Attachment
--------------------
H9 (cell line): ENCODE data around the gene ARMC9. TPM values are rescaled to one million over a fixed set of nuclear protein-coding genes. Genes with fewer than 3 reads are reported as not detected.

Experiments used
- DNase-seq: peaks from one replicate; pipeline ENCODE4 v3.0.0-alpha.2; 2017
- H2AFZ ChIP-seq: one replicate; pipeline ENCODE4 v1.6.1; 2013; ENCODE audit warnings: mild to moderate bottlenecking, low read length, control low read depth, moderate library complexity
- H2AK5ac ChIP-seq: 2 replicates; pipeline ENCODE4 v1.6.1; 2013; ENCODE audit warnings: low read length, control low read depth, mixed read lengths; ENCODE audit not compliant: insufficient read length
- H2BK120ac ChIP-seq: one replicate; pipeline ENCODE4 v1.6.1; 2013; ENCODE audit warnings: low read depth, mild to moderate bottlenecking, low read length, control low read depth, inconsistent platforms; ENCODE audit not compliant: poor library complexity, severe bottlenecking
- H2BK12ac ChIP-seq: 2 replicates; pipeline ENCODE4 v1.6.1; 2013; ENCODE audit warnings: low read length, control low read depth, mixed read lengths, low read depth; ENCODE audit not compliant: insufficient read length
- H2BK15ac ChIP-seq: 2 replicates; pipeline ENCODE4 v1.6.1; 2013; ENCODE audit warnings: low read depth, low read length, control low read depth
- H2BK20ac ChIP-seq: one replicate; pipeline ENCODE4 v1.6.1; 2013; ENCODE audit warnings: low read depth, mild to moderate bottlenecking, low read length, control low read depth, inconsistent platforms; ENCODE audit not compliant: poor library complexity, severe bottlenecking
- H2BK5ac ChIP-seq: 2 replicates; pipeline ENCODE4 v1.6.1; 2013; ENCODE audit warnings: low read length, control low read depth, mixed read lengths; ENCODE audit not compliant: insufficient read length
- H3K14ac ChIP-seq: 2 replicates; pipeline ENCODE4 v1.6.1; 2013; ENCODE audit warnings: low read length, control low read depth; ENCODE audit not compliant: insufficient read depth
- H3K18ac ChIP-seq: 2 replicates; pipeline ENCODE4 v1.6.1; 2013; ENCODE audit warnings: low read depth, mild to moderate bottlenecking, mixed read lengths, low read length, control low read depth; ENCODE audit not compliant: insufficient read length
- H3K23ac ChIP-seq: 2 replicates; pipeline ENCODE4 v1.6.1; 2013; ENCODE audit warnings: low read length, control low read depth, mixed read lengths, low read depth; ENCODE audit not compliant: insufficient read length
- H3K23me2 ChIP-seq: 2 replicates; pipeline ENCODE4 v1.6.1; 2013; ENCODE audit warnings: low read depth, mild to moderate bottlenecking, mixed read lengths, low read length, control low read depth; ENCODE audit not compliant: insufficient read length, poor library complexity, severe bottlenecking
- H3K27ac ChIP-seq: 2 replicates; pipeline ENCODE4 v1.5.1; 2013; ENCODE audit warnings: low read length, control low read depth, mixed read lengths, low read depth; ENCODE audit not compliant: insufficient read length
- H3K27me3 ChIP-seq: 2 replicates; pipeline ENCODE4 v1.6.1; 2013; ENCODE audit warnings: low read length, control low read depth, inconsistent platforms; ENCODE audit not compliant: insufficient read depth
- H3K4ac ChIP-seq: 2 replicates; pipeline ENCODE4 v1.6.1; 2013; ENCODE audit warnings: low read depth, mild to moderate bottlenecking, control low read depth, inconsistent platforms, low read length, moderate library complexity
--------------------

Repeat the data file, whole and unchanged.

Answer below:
H9 (cell line): ENCODE data around the gene ARMC9. TPM values are rescaled to one million over a fixed set of nuclear protein-coding genes. Genes with fewer than 3 reads are reported as not detected.

Experiments used
- DNase-seq: peaks from one replicate; pipeline ENCODE4 v3.0.0-alpha.2; 2017
- H2AFZ ChIP-seq: one replicate; pipeline ENCODE4 v1.6.1; 2013; ENCODE audit warnings: mild to moderate bottlenecking, low read length, control low read depth, moderate library complexity
- H2AK5ac ChIP-seq: 2 replicates; pipeline ENCODE4 v1.6.1; 2013; ENCODE audit warnings: low read length, control low read depth, mixed read lengths; ENCODE audit not compliant: insufficient read length
- H2BK120ac ChIP-seq: one replicate; pipeline ENCODE4 v1.6.1; 2013; ENCODE audit warnings: low read depth, mild to moderate bottlenecking, low read length, control low read depth, inconsistent platforms; ENCODE audit not compliant: poor library complexity, severe bottlenecking
- H2BK12ac ChIP-seq: 2 replicates; pipeline ENCODE4 v1.6.1; 2013; ENCODE audit warnings: low read length, control low read depth, mixed read lengths, low read depth; ENCODE audit not compliant: insufficient read length
- H2BK15ac ChIP-seq: 2 replicates; pipeline ENCODE4 v1.6.1; 2013; ENCODE audit warnings: low read depth, low read length, control low read depth
- H2BK20ac ChIP-seq: one replicate; pipeline ENCODE4 v1.6.1; 2013; ENCODE audit warnings: low read depth, mild to moderate bottlenecking, low read length, control low read depth, inconsistent platforms; ENCODE audit not compliant: poor library complexity, severe bottlenecking
- H2BK5ac ChIP-seq: 2 replicates; pipeline ENCODE4 v1.6.1; 2013; ENCODE audit warnings: low read length, control low read depth, mixed read lengths; ENCODE audit not compliant: insufficient read length
- H3K14ac ChIP-seq: 2 replicates; pipeline ENCODE4 v1.6.1; 2013; ENCODE audit warnings: low read length, control low read depth; ENCODE audit not compliant: insufficient read depth
- H3K18ac ChIP-seq: 2 replicates; pipeline ENCODE4 v1.6.1; 2013; ENCODE audit warnings: low read depth, mild to moderate bottlenecking, mixed read lengths, low read length, control low read depth; ENCODE audit not compliant: insufficient read length
- H3K23ac ChIP-seq: 2 replicates; pipeline ENCODE4 v1.6.1; 2013; ENCODE audit warnings: low read length, control low read depth, mixed read lengths, low read depth; ENCODE audit not compliant: insufficient read length
- H3K23me2 ChIP-seq: 2 replicates; pipeline ENCODE4 v1.6.1; 2013; ENCODE audit warnings: low read depth, mild to moderate bottlenecking, mixed read lengths, low read length, control low read depth; ENCODE audit not compliant: insufficient read length, poor library complexity, severe bottlenecking
- H3K27ac ChIP-seq: 2 replicates; pipeline ENCODE4 v1.5.1; 2013; ENCODE audit warnings: low read length, control low read depth, mixed read lengths, low read depth; ENCODE audit not compliant: insufficient read length
- H3K27me3 ChIP-seq: 2 replicates; pipeline ENCODE4 v1.6.1; 2013; ENCODE audit warnings: low read length, control low read depth, inconsistent platforms; ENCODE audit not compliant: insufficient read depth
- H3K4ac ChIP-seq: 2 replicates; pipeline ENCODE4 v1.6.1; 2013; ENCODE audit warnings: low read depth, mild to moderate bottlenecking, control low read depth, inconsistent platforms, low read length, moderate library complexity